The breakup of Yugoslavia led to the formation of (currently) six independent states: Bosnia and Herzegovina, Slovenia, Croatia, Macedonia, Serbia and Montenegro. Slovenia was the first to declare independence, in June 1991. I recently visited its capital, Ljubljana, for the board meeting of the International Biennial Association. International Centre of Graphic Arts director Nevenka Sivavec hosted us there for the 33rd Ljubljana Biennial of Graphic Arts.
The biennial was curated by the collective Slavs and Tatars (S&T). It is a pleasure to see more and more artists and artist collectives curating major exhibitions. Kochi-Muziris Biennale has always been curated by an artist. The next Sydney Biennial has artist Brook Andrew as artistic director. Artist Sheikha Hoor Al Qasimi will be curating the next Lahore Biennale. Indonesian artists collective Ruangrupa will be at the helm of the next documenta in 2022. Raqs Media Collective will be curating Yokohama Triennale 2020.
S&T produces exhibitions and publications around the region east of Berlin, usually called Eurasia. It works with texts, and words are their main tool and medium. Occasionally, the group performs its own writings. The Ljubljana biennial, titled Crack Up-Crack Down, was a visual art biennale, which included sociopolitical satire, caricatures and archival material, much like its art practice. It was conceptual, complex, incomplete and comforting.
I was pleasantly surprised when Mayor Zoran Jankovic hosted us at the City Hall. It is important that civic authorities take part in cultural activities. After the introduction, the mayor got up and held a flag from the line of flags and said proudly: “You know this flag—Ljubljana’s. We were the European Green Capital for 2016.” In the short time we spent at his office, he came across as a people’s mayor. He was on ground, without any ostentatious security or tamasha.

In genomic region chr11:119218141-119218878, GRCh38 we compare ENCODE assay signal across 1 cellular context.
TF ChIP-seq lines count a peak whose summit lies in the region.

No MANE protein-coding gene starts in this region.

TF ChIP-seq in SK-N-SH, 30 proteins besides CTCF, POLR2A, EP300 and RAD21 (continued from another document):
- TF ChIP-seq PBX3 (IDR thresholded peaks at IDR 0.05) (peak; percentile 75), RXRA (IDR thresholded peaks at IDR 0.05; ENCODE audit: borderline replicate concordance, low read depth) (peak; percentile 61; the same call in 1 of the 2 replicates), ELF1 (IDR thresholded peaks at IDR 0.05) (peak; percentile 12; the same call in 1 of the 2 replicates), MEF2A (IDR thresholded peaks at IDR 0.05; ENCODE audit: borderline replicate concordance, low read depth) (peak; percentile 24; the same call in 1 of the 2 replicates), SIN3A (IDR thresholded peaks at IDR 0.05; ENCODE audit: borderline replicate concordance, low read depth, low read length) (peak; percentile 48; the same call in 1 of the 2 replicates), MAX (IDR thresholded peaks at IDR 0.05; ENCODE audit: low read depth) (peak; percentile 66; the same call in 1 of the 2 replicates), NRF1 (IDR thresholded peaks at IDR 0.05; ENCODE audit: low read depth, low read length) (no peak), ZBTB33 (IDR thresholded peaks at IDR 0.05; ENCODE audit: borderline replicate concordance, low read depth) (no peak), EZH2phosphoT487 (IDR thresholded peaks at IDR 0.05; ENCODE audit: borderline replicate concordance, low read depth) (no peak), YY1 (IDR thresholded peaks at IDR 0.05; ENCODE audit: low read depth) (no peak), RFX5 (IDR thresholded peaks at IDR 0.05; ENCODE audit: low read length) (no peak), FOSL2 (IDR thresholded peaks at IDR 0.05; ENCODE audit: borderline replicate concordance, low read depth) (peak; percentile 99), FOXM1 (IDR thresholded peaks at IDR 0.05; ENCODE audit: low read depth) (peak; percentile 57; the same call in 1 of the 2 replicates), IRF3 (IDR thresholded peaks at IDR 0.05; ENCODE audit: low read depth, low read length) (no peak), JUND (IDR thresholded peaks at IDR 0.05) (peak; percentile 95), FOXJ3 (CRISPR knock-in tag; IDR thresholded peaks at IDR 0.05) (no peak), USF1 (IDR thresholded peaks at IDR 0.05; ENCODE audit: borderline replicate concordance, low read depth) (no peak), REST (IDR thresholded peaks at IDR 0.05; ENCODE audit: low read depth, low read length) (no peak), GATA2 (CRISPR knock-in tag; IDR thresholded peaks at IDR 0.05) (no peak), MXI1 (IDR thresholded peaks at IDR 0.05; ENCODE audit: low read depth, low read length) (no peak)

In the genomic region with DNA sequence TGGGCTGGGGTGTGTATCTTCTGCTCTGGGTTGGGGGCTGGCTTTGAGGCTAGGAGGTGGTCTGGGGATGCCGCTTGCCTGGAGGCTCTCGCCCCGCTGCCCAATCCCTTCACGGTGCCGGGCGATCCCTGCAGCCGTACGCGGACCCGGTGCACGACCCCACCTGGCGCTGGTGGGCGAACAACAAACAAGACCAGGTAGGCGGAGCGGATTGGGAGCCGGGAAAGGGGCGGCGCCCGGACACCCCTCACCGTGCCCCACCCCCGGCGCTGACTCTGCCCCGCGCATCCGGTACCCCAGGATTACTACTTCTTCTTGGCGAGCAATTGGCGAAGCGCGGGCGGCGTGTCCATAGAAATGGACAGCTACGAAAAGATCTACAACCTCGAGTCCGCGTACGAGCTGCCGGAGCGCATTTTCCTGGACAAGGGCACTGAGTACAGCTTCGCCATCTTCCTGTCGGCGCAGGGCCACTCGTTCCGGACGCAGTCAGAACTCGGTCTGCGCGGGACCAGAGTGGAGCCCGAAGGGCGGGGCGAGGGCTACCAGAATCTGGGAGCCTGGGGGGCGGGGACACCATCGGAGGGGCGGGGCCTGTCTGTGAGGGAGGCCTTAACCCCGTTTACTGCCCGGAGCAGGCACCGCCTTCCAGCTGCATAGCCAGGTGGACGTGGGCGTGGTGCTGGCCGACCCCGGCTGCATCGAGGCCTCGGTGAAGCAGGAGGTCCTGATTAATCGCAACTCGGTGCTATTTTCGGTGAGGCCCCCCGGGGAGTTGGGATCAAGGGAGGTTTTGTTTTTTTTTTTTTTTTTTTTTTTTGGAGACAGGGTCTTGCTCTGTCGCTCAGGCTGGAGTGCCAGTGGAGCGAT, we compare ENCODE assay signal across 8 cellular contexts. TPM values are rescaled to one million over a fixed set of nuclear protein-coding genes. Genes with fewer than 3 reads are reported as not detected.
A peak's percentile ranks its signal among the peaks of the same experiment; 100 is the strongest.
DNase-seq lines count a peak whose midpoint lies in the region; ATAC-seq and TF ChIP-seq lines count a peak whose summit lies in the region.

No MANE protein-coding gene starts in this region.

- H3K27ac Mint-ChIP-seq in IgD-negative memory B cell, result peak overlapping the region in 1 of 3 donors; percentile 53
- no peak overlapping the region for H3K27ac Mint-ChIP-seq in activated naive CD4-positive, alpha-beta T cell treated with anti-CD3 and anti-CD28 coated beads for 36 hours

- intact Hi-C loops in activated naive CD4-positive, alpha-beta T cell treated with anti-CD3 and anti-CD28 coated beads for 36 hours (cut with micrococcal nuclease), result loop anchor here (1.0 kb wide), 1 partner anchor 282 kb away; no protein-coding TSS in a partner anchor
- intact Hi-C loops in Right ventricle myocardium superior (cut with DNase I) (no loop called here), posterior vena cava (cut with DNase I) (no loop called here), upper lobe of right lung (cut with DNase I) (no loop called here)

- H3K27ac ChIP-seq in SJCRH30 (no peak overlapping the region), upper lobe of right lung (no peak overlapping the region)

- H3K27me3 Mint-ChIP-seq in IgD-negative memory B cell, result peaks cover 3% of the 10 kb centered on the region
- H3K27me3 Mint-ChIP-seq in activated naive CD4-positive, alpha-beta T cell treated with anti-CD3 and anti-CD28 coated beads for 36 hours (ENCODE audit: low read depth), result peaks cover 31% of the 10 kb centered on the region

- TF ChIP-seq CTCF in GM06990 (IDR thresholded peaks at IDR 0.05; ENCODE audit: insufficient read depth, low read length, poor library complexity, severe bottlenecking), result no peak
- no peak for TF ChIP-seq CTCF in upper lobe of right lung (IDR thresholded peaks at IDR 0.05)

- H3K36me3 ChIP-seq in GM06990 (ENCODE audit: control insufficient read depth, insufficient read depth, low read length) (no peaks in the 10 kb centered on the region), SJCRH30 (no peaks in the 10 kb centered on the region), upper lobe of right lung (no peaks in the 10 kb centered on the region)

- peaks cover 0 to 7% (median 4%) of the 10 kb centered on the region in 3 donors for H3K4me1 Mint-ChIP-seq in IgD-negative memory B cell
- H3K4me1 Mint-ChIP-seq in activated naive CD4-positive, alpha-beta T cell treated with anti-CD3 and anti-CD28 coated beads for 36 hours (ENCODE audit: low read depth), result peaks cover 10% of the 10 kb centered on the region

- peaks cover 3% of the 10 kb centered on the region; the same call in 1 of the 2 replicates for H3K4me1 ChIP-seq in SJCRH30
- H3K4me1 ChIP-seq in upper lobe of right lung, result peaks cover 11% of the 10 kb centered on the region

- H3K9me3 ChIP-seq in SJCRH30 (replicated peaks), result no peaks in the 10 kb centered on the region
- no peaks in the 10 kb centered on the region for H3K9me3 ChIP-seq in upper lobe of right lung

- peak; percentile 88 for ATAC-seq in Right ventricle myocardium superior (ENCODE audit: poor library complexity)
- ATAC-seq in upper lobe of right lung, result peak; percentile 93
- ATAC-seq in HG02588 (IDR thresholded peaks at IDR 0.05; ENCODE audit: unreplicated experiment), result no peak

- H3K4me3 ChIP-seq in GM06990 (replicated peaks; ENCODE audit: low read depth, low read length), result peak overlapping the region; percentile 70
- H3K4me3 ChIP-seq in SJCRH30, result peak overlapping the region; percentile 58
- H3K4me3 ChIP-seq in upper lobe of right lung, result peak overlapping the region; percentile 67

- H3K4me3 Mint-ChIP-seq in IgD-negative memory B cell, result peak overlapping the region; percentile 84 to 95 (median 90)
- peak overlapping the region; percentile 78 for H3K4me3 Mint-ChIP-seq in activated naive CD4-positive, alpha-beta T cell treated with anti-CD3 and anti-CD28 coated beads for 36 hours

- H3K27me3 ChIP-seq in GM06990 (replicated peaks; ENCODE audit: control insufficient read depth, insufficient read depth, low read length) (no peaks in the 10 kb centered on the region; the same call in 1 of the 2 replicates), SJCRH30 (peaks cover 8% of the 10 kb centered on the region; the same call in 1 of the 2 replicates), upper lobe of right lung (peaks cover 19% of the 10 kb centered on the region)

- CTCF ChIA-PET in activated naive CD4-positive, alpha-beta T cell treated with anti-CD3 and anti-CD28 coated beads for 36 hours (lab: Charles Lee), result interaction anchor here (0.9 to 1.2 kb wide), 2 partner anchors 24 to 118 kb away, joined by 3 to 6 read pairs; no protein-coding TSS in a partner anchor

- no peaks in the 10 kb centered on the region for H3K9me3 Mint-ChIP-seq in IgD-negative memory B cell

I also want to write here about a gift from the mayor: a one litre glass bottle. And, Mateja Demsic, head of the city's cultural department, told us its story. The bottle has the words 'Museum Water-Water for the Future' embossed on it along with indentations formed by a left hand. The bottle tells us that Ljubljana is a city in which fresh drinking water is available in abundance. Apparently 80 per cent of the river water is drinkable.
The bottle was created as part of an exhibition on water at the city museum. It brought together some 250 objects from museums, galleries and archives around the city. In the show, water is an element for our survival, forms pathways for transport, flows through our mythologies, and is part of our languages and arts. In India, every day we read about problems related to potable water. We have many things to learn from the care given to water bodies in places like Ljubljana and the recognition of it in cultural activities.
City Museum director Blaz Persin took us on a special walk through incredible collections from the Russian museums. Ljubljana is building a space for culture, and Persin showed us its digital 3D presentation. The municipality invested ᙿ€10 million for the Sugar Factory (Cukrarna) Gallery project, while the state has given more than €2.5 million; €11 million will come from the European Fund for Regional Development. I was told that they see this as an investment with financial returns (in addition to the cultural impact) as 60 per cent of their foreign visitors are cultural tourists. For years, people have averted their gazes from the embarrassing ruins of what was once the largest sugar processing plant in the Habsburg lands. Now, Cukrarna will house the largest exhibition space in this part of Europe. The citizens will finally get appropriate premises for events such as BIO Ljubljana. Cukrarna will also be a future venue for the Biennial of Graphic Arts.
Ljubljana has a vision, and I await to see its realisation.